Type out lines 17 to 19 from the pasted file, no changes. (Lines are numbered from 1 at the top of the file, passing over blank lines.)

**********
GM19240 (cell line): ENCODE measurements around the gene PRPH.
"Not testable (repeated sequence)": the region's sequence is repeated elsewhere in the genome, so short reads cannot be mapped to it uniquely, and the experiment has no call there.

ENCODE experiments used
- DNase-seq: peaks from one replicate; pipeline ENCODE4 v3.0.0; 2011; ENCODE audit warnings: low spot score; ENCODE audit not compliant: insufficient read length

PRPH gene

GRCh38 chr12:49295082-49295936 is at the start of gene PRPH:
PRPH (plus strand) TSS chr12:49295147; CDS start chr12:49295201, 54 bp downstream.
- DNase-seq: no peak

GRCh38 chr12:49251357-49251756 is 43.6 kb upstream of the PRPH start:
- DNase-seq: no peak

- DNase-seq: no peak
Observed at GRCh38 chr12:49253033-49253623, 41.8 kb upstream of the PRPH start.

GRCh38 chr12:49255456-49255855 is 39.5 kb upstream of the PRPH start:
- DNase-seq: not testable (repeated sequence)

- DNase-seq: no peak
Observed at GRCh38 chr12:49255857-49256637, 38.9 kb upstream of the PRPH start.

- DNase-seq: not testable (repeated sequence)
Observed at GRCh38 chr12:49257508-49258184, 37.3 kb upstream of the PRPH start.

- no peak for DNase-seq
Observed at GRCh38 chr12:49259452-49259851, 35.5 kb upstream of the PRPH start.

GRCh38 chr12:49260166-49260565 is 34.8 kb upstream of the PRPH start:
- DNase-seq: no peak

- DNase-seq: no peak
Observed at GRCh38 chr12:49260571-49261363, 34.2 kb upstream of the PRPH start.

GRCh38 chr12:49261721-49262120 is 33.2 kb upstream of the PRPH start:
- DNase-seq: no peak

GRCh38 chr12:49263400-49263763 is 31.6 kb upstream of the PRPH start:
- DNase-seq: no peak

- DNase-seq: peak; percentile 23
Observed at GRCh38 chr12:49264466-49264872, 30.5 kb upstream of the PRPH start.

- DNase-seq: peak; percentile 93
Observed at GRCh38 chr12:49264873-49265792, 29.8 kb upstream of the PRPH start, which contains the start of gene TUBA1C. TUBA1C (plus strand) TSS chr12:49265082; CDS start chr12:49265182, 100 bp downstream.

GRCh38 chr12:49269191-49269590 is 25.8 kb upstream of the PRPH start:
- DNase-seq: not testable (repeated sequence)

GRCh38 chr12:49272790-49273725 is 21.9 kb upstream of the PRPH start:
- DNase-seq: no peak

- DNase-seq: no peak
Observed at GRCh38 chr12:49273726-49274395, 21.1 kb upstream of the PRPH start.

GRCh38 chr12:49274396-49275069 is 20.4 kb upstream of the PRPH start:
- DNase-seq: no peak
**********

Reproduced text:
- DNase-seq: not testable (repeated sequence)
Observed at GRCh38 chr12:49257508-49258184, 37.3 kb upstream of the PRPH start.

- no peak for DNase-seq